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Friday, March 10, 2017

He may have just proved himself a paper tiger, but NC Senator Dan Bishop remains a hater to the tips of his toenails. He will go places in Raleigh.


NC State Senator Dan Bishop, who drafted HB2 at the direction of the North Carolina Values Coalition and the State Chamber of Congress, then rode a campaign based on bigotry to the upper chamber in Raleigh, added a new honorific in January: authoritarian. 

Here's the back story of how Bishop, still a little unsettled on one of Senate President Phil Berger's very short leashes, got up on his hind legs to repeal free speech (emphases added):
After a video was posted on Facebook Friday showing a group of people following McCrory during a trip to Washington, D.C., for inaugural weekend, chanting “Shame!” and calling him a bigot, Sen. Dan Bishop of Charlotte says he’ll introduce legislation to protect public officials. 
The proposed legislation would “make it a crime to threaten, intimidate, or retaliate against a present or former North Carolina official in the course of, or on account of, the performance of his or her duties,” Bishop said. 
“Because lines are being crossed,” Bishop, a Republican who represents the 39th District in the North Carolina Senate, wrote in an email from his Senate campaign account... 
Bishop calls the group of people of indeterminate number “a chanting mob” and “ubiquitous leftist rioters” and wonders whether the “mob fell upon the former governor by coincidence or if they stalked him.”  
Bishop said such behavior should come with a five-year prison sentence and said he’ll introduce the legislation to make it so in North Carolina, similar to an ordinance in the District of Columbia. 
“So should it be in North Carolina,” he wrote. “This is dangerous. Jim Hunt, Bev Purdue and other governors never faced riotous mobs in their post-service, private lives, without personal security.” 
Bishop said he also will urge his fellow legislators “to take other appropriate steps to guarantee the personal safety of Gov. McCrory by all means necessary.” 
Bishop said in an email to The News & Observer on Monday that he provided the District of Columbia statute to staff and asked for recommendations for a “North Carolina version” of the law. He said he also asked for research on practices of other states. 
The Washington, D.C. law Bishop cites is D.C. Code § 22-851 (anyone who "by any threatening letter or communication, intimidates, . . . or retaliates against, or attempts to intimidate . . . or retaliate against" a current or former official "on account of the performance of [his or her] duties.") 
Apparently unsatisfied by the prospect of imprisoning those who displease him, Bishop also called for action by new US Attorney General Jefferson Beauregard Sessions III, who needs no prompting when it comes to suppressing dissent and keeping people in their places:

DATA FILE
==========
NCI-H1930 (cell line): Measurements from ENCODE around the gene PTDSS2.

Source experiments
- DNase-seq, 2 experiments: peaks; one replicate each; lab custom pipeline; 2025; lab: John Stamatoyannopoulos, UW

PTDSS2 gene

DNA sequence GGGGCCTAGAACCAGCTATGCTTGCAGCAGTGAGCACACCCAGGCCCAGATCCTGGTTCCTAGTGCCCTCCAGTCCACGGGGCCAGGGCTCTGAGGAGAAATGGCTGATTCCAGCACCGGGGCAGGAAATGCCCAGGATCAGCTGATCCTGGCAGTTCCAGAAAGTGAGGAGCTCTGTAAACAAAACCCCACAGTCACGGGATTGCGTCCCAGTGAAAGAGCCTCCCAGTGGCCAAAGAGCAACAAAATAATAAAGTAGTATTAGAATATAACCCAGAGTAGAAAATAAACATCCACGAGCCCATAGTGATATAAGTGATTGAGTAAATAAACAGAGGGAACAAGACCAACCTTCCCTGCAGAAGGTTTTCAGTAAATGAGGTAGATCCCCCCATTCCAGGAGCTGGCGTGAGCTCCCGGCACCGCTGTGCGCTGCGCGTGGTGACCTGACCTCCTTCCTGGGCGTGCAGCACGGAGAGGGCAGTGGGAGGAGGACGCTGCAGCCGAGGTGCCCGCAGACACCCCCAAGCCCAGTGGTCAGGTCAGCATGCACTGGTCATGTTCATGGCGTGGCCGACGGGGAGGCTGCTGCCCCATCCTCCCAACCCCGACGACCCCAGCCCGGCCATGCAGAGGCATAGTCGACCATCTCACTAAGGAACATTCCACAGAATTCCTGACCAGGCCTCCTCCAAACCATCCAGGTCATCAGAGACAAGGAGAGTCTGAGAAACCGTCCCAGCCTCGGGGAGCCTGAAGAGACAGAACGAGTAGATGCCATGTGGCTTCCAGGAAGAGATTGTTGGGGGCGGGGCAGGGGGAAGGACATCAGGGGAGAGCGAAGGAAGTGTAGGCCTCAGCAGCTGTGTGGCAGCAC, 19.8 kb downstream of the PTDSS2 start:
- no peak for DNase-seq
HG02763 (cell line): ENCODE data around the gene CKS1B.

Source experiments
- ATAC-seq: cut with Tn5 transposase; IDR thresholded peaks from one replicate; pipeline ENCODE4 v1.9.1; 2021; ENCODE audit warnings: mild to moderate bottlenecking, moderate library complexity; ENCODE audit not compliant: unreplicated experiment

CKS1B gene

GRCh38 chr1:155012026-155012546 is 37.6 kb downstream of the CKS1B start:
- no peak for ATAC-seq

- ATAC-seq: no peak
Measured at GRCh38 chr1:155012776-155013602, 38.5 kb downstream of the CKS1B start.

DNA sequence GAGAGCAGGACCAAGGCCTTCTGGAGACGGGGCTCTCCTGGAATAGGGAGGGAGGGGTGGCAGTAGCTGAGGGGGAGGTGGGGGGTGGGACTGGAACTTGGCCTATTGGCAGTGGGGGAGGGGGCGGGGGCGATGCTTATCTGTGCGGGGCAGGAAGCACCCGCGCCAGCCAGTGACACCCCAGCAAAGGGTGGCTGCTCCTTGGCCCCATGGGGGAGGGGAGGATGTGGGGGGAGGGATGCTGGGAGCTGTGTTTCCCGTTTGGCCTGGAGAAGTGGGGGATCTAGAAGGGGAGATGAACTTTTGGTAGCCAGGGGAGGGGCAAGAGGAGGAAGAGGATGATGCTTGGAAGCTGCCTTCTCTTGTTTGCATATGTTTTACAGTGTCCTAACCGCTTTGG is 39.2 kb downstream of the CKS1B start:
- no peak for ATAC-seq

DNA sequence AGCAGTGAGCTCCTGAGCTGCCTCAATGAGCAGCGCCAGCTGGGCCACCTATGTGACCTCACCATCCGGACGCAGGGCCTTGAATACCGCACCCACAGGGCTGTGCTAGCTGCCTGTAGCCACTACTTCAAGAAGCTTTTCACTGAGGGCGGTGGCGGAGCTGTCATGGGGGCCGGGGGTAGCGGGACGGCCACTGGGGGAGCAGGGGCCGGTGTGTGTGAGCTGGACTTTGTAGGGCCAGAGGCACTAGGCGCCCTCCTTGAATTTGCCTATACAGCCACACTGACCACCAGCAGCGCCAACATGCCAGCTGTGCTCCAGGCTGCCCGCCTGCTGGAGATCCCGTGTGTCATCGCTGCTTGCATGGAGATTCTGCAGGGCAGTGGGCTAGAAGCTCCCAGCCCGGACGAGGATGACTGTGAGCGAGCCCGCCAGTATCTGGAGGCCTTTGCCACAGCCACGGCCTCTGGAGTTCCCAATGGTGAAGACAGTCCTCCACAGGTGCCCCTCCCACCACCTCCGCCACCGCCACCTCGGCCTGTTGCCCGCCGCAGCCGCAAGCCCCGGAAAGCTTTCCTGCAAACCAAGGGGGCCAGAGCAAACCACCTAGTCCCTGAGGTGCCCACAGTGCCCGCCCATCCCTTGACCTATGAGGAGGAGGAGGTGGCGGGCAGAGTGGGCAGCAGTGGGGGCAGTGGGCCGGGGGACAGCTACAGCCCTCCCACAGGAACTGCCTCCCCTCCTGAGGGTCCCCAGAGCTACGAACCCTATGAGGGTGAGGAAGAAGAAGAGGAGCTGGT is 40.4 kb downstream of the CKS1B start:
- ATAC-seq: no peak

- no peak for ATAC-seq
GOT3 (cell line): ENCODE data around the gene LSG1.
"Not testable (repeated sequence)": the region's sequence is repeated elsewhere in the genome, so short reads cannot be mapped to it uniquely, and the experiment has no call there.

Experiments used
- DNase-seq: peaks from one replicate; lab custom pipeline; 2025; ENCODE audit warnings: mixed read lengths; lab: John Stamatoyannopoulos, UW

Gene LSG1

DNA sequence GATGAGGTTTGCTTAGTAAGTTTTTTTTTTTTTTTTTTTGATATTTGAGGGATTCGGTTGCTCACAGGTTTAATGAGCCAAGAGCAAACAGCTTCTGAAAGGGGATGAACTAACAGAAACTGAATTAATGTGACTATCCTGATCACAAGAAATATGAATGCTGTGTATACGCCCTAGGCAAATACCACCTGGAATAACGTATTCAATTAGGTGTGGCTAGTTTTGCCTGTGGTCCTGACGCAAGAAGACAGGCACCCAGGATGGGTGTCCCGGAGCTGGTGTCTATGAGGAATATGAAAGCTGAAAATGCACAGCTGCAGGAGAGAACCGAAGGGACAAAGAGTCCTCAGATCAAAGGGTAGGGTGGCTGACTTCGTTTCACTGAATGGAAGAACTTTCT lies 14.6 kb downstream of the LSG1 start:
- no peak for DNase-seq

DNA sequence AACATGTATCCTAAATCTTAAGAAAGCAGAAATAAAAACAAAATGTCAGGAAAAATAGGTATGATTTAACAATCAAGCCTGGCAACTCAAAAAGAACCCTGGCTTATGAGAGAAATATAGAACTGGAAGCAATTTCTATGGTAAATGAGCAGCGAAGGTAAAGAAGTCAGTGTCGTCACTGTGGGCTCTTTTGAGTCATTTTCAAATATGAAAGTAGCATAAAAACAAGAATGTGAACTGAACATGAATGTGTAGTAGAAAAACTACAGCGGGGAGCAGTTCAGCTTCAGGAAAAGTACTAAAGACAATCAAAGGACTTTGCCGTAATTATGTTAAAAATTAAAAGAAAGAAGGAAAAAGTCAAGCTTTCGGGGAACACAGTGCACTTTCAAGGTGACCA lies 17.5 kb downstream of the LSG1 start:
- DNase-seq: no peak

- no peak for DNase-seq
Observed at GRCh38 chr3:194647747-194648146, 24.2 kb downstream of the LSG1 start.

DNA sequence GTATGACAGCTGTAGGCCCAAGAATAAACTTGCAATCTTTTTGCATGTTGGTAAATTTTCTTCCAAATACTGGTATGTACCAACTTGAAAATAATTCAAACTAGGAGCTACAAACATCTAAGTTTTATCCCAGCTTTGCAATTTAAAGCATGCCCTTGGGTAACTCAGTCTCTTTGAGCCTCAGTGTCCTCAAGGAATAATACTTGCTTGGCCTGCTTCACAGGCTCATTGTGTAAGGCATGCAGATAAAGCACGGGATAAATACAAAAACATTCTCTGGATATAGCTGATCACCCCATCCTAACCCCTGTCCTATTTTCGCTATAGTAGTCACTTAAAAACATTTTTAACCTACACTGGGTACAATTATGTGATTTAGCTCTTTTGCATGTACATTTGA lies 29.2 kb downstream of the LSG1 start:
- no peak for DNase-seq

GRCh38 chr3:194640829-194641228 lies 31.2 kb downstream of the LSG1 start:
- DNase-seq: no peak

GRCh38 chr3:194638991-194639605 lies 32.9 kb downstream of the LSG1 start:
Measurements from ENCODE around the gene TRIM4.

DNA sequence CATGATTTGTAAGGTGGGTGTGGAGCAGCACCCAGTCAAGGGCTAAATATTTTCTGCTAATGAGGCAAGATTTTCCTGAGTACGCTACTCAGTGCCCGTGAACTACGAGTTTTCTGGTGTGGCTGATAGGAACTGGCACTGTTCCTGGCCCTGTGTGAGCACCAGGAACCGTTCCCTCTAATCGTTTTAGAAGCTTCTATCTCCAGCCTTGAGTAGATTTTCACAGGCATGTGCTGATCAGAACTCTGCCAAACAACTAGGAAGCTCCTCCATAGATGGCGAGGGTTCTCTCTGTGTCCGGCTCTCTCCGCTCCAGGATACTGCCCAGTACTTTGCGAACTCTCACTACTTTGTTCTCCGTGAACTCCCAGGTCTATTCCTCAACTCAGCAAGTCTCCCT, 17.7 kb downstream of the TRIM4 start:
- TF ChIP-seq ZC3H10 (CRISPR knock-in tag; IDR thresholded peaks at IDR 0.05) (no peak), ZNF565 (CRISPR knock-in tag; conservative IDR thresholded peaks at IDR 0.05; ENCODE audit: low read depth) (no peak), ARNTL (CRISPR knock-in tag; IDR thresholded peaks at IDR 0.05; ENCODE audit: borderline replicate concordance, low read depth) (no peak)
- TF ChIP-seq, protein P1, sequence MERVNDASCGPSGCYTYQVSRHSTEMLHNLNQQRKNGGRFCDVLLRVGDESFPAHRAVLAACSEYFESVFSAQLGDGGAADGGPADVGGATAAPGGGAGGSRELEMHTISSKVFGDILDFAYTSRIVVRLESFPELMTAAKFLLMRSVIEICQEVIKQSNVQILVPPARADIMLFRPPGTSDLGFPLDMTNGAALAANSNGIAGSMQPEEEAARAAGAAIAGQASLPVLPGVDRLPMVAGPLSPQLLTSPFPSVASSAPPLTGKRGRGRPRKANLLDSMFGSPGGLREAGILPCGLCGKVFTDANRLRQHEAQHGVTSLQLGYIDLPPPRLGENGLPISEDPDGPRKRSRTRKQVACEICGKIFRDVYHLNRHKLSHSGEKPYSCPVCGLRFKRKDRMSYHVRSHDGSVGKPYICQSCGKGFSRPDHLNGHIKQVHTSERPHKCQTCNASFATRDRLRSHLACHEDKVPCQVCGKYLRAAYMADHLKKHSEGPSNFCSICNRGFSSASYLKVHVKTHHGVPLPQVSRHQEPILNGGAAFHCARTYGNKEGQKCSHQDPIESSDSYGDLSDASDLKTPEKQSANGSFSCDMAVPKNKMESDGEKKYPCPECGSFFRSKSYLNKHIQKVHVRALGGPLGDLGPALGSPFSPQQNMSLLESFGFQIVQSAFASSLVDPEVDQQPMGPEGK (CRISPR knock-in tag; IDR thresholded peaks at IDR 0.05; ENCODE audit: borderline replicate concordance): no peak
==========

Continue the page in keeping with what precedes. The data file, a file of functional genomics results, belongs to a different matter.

“I hope Attorney General (Josh) Stein is looking into whether any federal statutes have been violated in this instance,” Bishop wrote, referencing McCrory’s Washington, D.C. incident. “I’m sure a referral from him to appropriate federal authorities would be very influential.” 
The video was posted by Facebook user Udai Basavaraj on Friday about 4 p.m., four hours after Donald J. Trump’s inauguration, and is tagged at the Capital Hilton in Washington. 
In the video, which lasts three and a half minutes, McCrory, television personality and conservative pundit Lou Dobbs and three unidentified women are approached by people on the street who shout “Shame!” and call McCrory an “anti-gay bigot.” McCrory and his group try to avoid them but are followed down an alley where they waited to be admitted to a building. 
None of the people who were shouting physically engaged with anyone in McCrory’s group in the video. No one is heard making any threats. Many of them are shown taking video of the incident on mobile phones.
Well, two months have gone by, and now Bishop has added another honorific: blowhard and bully. He finally dropped his big swingin' bill yesterday.

SB 229 doesn't send anyone to prison, not even to jail for calling Pat McCrory a bigot.

It pulls two State Troopers away from real work for the state and parks them at the Governor's Office, running errands while waiting for a call from Pat McCrory between passage and a year from then. Other egos to be stroked- in existing law amended by Bishop's bill- include court officials unto the least deputy clerk; Council of State members, legislators, and- delightfully- the Speaker of the House but not the pudgy bully who yanks the Speaker's choke chain, Senate president pro tem Phil Berger (Bishop should get some time in the dog house for that breach of brown-nosery).

Former governors- dramatically cited by Bishop- are left to their own devices. So is Lou Dobbs.

Bishop, who got really riled by Charlotte's LGBT rights ordinance requiring out of state visitors and entities doing business there to comply, had no trouble- back in January, reaching hundreds of miles to collar protesters and drag them to Raleigh for a five-year term at Central Prison. Now he's dropped that bit of blowhardery, too.

Bishop will do well as a senator. He knows the difference between what you say to get elected, and what you do afterward, is called an auction, and depends on the willingness of lobbyists and politicovangelicals to drop off bags of cash.

And truth remains a defense to calling Dan Bishop a bigot.

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